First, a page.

Accelerating corporate innovation

Cohen and the Techstars accelerator programs are demonstrating to big companies that they can augment or replace corporate sponsored innovation programs and/or accelerate technology roadmaps by leveraging startups. Cohen notes that today's Fortune 500 companies are 50% different than 20 years ago. Cohen sees big companies valuing innovation and yet failing to produce and deliver solutions that fit today's market needs. Cohen sees very few successful corporate venture capital funds that have sustained - he cites Intel and Qualcomm as exceptions.

What happened to Techstars is that we got approached early on by Microsoft, and earlier on they were a partner of ours and they said, 'we want you to run an accelerator that's just like what you do, but around our technology.' We did that and we discovered something really interesting.

By creating the combination, letting Techstars do the same thing we normally do, with our normal mentors, but calling it the Microsoft accelerator, whereby we supplemented the mentors with people from inside the Microsoft organization, something magical happened. The fact that Microsoft employees had to leave the campus and come down to a startup space that has a cool vibe, and then just give first and participate -- instead of trying to get anything -- we produced amazing companies.

These amazing companies were born, they got the benefit of Microsoft's partner network, and the funding around Techstars and Microsoft didn't take anything. They [Microsoft] didn't take any equity, they didn't take any options, they didn't take the right to buy, the right to do business with -- nothing like that.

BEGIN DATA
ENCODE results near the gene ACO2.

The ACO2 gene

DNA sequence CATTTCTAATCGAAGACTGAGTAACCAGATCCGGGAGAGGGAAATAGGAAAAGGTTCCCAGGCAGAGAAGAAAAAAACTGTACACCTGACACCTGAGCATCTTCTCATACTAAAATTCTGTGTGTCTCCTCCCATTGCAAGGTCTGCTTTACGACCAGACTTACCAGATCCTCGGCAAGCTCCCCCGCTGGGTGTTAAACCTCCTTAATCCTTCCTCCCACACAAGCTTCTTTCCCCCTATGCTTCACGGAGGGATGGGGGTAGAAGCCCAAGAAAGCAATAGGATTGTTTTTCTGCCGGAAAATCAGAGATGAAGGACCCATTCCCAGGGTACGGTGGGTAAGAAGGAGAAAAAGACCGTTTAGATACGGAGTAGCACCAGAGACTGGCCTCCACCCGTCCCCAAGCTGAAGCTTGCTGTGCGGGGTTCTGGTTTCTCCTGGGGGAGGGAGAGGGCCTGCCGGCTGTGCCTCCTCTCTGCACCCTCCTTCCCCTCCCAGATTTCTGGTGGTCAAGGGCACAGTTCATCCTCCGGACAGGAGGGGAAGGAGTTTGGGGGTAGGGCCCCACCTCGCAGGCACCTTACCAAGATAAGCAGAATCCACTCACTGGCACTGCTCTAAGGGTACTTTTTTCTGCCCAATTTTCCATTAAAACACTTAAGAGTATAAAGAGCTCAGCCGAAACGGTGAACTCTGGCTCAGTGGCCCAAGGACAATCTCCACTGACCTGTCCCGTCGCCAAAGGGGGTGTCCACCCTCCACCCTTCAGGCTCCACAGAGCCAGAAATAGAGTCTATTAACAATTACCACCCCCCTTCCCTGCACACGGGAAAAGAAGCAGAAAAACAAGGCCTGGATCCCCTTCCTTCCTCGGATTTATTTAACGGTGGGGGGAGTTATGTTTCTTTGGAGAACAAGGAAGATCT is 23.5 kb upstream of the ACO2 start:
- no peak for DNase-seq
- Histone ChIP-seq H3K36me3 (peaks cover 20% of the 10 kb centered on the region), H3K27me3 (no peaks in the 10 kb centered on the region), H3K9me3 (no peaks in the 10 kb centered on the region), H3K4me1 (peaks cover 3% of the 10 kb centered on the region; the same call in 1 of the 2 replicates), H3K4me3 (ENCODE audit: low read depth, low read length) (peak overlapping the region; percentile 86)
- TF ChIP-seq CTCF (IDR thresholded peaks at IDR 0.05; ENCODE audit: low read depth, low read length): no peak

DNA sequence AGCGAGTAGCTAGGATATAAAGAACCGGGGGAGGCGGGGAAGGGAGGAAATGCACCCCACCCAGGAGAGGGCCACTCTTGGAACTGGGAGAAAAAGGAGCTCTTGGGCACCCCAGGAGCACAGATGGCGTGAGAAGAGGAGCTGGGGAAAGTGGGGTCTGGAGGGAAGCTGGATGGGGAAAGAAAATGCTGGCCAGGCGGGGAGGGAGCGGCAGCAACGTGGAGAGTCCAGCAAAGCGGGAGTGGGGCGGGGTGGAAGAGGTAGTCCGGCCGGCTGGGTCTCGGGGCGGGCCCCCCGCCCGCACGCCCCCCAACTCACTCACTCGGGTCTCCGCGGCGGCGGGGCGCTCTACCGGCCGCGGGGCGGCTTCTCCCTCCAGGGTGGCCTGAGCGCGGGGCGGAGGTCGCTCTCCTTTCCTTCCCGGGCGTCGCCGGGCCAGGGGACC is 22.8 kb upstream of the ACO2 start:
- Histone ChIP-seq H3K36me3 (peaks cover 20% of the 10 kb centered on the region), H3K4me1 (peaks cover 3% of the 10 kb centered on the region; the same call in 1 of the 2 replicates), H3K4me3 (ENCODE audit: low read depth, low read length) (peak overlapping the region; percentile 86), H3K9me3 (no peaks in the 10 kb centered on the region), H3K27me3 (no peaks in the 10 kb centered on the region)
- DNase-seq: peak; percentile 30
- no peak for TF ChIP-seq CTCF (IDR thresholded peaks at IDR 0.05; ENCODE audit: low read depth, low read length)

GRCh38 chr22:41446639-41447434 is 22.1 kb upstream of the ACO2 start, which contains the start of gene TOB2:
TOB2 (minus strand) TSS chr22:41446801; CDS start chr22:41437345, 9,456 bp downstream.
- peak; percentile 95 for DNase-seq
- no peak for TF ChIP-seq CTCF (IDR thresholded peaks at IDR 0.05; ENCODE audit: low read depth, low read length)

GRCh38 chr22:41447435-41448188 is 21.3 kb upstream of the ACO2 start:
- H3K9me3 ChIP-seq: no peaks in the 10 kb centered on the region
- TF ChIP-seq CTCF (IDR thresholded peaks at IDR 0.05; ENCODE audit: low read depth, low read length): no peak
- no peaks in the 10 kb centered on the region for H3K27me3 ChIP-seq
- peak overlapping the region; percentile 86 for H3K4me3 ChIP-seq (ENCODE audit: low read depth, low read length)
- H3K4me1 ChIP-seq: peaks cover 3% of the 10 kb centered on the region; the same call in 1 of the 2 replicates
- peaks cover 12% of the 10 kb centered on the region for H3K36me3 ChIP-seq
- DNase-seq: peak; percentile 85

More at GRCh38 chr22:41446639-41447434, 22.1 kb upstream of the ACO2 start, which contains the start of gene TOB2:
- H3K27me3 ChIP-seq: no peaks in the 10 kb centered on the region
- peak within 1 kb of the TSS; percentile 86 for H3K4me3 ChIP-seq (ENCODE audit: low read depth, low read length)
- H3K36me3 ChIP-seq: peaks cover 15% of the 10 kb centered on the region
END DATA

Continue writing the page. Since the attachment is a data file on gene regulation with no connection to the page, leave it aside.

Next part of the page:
What these companies did get is a lot of opportunities to do those things because they gave first. Since then, we've rolled that model out, refined it and do it now for many partners like the ones I mentioned earlier. They are focused vertical like Qualcomm, for example, who run an accelerator in the robotic space. Ford in the mobility space in Detroit, Disney in entertainment and so on. To enable that magical combination, we demonstrated to corporations the understanding that by giving first, they actually get more out of it.

One example of this magical combination was the Disney accelerator and company called Sphero. Sphero makes a robotic ball gaming platform -- it's hard to make robotic balls move because there is no forward or backwards or left or right and control with thumb. Their work inspired the character VB8, which is the new R2D2 in the next Star Wars movie. This was a great innovation and partnership for both companies and it all happened because Disney gave first and they unselfishly partnered with a great young company to build something magical. Disney did not view this as a transaction to get something up front, but rather an opportunity to accelerate innovation through mission driven collaboration.